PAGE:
And the last aspect that I thought I could do to differentiate a product was offer greater value. While other competitors were selling marshmallow sticks in bundles of 100, I thought that I could offer marginally more product at the same price, and promote this in the listing. The incremental cost of goods sold would not be that much, but I’d be able to convert at a higher rate as a result of offering greater value.
Well, it turns out that there is a lot more demand for marshmallow sticks than I initially anticipated. Here's a look at the Jungle Scout sales estimates for “marshmallow sticks” today, July 19th:
There are a lot more monthly sales than I initially anticipated based on the data I looked at in October! I knew that the summer and fall would be peak months because it’s a great time for campfires. However, even referencing Google Trends I would not have been able to know that there would be such a spike in sales. As of today, it looks like there are more than 8000 sales for “marshmallow sticks”.
Of the estimated 8000 units sold by the top 10 sellers of “marshmallow sticks”, we have captured roughly 15% of the market, with 1201 sales in the past 30 days.
I think that we will sell even more in the late summer months as we continue to optimize our listing, and demand stays strong as families spend time camping and roasting marshmallows. The key takeaway is that Jungle Stix are successful because there is existing demand, and we just created a product to capture a sliver of the existing demand.
LESSON #3: AMAZON IS A MERITOCRACY
Admittedly, the circumstances of me selling Jungle Stix are slightly skewed because it is a public case study. Presumably, people could have gone to Amazon and purchased Jungle Stix to support the cause, (if in fact they needed marshmallow sticks). However, I don’t think that this is the case.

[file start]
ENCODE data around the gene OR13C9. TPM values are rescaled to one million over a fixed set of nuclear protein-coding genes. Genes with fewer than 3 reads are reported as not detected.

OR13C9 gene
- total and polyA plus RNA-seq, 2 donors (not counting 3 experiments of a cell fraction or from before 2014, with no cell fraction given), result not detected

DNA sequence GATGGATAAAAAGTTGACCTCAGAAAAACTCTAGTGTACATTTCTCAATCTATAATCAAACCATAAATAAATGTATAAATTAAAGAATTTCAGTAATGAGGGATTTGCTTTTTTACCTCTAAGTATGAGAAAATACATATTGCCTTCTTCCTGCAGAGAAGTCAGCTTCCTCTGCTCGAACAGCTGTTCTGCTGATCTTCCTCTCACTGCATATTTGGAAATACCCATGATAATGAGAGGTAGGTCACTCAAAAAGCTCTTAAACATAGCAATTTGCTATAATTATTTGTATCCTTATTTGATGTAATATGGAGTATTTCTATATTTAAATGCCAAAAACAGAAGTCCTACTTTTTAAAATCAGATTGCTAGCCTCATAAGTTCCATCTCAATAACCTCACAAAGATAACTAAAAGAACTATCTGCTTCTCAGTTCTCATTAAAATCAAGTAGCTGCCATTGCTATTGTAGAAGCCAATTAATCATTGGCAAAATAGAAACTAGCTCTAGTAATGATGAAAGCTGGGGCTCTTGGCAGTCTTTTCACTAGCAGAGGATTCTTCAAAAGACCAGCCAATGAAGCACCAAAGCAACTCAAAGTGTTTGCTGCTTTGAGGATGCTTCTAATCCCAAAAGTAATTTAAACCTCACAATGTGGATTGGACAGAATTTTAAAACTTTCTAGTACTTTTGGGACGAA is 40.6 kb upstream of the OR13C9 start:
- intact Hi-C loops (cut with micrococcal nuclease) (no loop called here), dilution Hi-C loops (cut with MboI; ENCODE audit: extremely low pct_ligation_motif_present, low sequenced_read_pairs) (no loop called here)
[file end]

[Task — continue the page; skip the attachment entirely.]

We may have experienced more people visiting our page to see what’s going on there, but I don’t think that they went through and purchased. Therefore, we actually probably have a lower conversion rate than if we had done this privately.
This is an important point because we were not given much of an advantage just because it is a public case study.
I believe that the success of Jungle Stix is a result of 3 things:
- Finding a good product (ie thorough product research)
- Running promotions and sending follow up emails on all sales (promotional and organic)
- Optimizing the listing through testing
Any one of you can do these as well as I have, and probably better.
The beauty of this is how much of this is nearly automated. Running some occasional promotions on Review Kick, and sending a follow up email campaign on every sale where I ask for a product review, I have been generating about 25 new reviews every month. This is what my review analytics look like in Review Kick:
Moving up the Best Seller Ranks and making money on Amazon is not related to who you know. It is actually very formulaic, and replicable.
My goal in running this case study was to make it as instructive as possible. I think that by sharing as much information as possible, and behind-the-scenes figures, we can all learn and improve. I am really pumped that we were able to run this case study together (we will continue selling and writing about this as well). And it is fantastic that we were able to raise money for Doctors Without Borders!
Now it’s your turn: what questions do you have that I haven’t covered, in any of the previous posts or this post? What are your greatest challenges that you face as an Amazon seller or a soon-to-be seller? I’d love to help out, and will address your questions in the comments section, so share your comments below and let’s get everyone succeeding on Amazon!
Some additional posts from the case study that are helpful:
- Finding Ideas
- Deciding On A Product
- Launching Your Product
- Calculating Your Profits
- Running Pay Per Click Campaigns